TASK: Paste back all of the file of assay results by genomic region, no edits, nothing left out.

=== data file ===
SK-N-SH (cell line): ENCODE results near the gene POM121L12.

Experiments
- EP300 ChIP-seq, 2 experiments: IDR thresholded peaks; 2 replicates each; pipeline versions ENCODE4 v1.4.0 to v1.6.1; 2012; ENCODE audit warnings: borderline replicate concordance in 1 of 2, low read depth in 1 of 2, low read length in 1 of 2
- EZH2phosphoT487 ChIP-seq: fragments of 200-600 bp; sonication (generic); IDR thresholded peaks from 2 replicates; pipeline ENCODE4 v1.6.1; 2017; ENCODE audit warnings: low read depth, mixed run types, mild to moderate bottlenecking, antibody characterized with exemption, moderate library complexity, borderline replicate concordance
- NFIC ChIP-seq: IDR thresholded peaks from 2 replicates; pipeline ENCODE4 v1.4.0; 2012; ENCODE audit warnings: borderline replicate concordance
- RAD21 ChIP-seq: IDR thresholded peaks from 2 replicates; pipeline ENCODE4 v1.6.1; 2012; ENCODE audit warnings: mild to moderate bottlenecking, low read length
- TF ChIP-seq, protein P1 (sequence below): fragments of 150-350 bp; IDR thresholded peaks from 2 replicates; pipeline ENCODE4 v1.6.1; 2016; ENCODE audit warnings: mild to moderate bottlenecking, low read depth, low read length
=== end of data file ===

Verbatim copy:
SK-N-SH (cell line): ENCODE results near the gene POM121L12.

Experiments
- EP300 ChIP-seq, 2 experiments: IDR thresholded peaks; 2 replicates each; pipeline versions ENCODE4 v1.4.0 to v1.6.1; 2012; ENCODE audit warnings: borderline replicate concordance in 1 of 2, low read depth in 1 of 2, low read length in 1 of 2
- EZH2phosphoT487 ChIP-seq: fragments of 200-600 bp; sonication (generic); IDR thresholded peaks from 2 replicates; pipeline ENCODE4 v1.6.1; 2017; ENCODE audit warnings: low read depth, mixed run types, mild to moderate bottlenecking, antibody characterized with exemption, moderate library complexity, borderline replicate concordance
- NFIC ChIP-seq: IDR thresholded peaks from 2 replicates; pipeline ENCODE4 v1.4.0; 2012; ENCODE audit warnings: borderline replicate concordance
- RAD21 ChIP-seq: IDR thresholded peaks from 2 replicates; pipeline ENCODE4 v1.6.1; 2012; ENCODE audit warnings: mild to moderate bottlenecking, low read length
- TF ChIP-seq, protein P1 (sequence below): fragments of 150-350 bp; IDR thresholded peaks from 2 replicates; pipeline ENCODE4 v1.6.1; 2016; ENCODE audit warnings: mild to moderate bottlenecking, low read depth, low read length